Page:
“Folks can see some species fairly easily, depending on where they live, but never that intimately,” said Wayne Klockner, executive director of the American Birding Association. “The cameras trained on nesting birds, when the eggs hatch and the young are getting fed, growing bigger and beginning to test their wings, [are] in real time. This adds an extra dose of compelling nature.”

Many webcam aficionados say they keep the cameras on in the background like Muzak or NPR. When they hear a symphony of birdsong or a heavy-metal screech, they will turn their attention to the screen. But viewer beware: Nature is neither tame nor sanitized.

Klockner recalled a relaxing evening he and his wife spent watching an Allen’s hummingbird in California. The jewel-colored bird was in its wee nest when an uninvited guest swooped in.

We witnessed in real time a red-shouldered hawk grab the hummingbird,” said Klockner, who lives on Maryland’s Eastern Shore. “And that was the end of that webcam.”

Sharon Stiteler, a Minnesota-based birder and writer who goes by Birdchick, watches several webcams based on the season. She streams a tropical bird feeder at Canopy Tower in Panama, a mental escape during the harsh winters. She catches the spring migration of the sandhill cranes at Rowe Sanctuary in Kearney, Neb. She also follows a bald eagle camera run by the Minnesota Department of Natural Resources, which had to console heartbroken viewers after a heavy snowfall snapped the branch holding a 2,000-pound nest. The sole chick did not survive the crash. More than a year after the incident, the camera is still rolling.

“We are in the process of setting up a new EagleCam and have left the old EagleCam in its original spot, showing viewers the old nest location and occasionally shots of the eagle pair as they visit their old territory,” said Elizabeth Nault-Maurer, communication specialist with the Minnesota agency’s Nongame Wildlife Program.

A number of webcams alert viewers to the possibility of disturbing scenes.

The Friends of Blackwater National Refuge in Maryland warns that its two bald eagle nest cameras will show “raw, unfiltered nature” that could include wildlife interactions and weather disasters. Case in point: On April 3, the video captured a great horned owlet gulping down a whole mouse. The Montana Osprey Project, which is affiliated with the University of Montana and Cornell Lab, warns: “Ospreys are wild birds — they are not pets, and this is not a Disney movie.”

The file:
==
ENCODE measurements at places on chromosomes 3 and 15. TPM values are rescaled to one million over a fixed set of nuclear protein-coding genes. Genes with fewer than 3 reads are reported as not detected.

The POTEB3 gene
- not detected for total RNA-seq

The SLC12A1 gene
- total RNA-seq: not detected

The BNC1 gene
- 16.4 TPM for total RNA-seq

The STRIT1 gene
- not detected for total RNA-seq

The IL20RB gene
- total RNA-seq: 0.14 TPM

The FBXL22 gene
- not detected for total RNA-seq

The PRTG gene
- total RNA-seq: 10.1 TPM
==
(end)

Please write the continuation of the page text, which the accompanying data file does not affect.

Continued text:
If a bird is in peril, wildlife agencies favor a noninterventionist approach, a position they occasionally have to defend to their impassioned audience. When a bald eaglet at Decorah swallowed a piece of fishing line, Fitz said the staff explained its laissez-faire position to the public. The chick successfully expelled the foreign object.

An eagle chick in Minnesota did not fare as well. Stiteler said the bird became entwined in nesting material. Webcam devotees implored the DNR to help and grew enraged when the agency did not intercede, even though the nest was not under its purview. Stiteler said some of the viewers even contacted the governor. The agency finally stepped in, but it was too late.

“Anything that gets people engaged with birds or gets them to notice birds is a good thing because that leads to conservation,” Stiteler said. “But sometimes I enjoy the drama that people generate over it more than the drama in the nest.”

Bird cameras are often placed in remote or clandestine locations so visitors won’t disturb the wildlife or the filming gear. The Alcatraz equipment is located in a rocky cranny far from the ferry landing and decommissioned prison building. Denton Homes, the construction company that runs an eagle camera in Iowa, asks the public to respect the privacy of the Majestics, the eagle family that resides on its private property. (After the nest fell last week, Saving Our Avian Resources brought the Denton Three to its rehab facility.)

However, a few destinations showcased on webcams welcome travelers. Taiaroa Head Nature Reserve, home of the Royal cams’ northern royal albatross, offers tours of its seabird colony on New Zealand’s South Island. The Canopy Lodge in Panama, which hosts Cornell’s camera, offers a variety of accommodations and birdwatching tours.

“It’s an eco-tourism destination,” said Ben Walters, communications specialist for the Cornell Lab of Ornithology, “so you can go visit the lodge and watch the feeder camera in person while you’re eating breakfast.”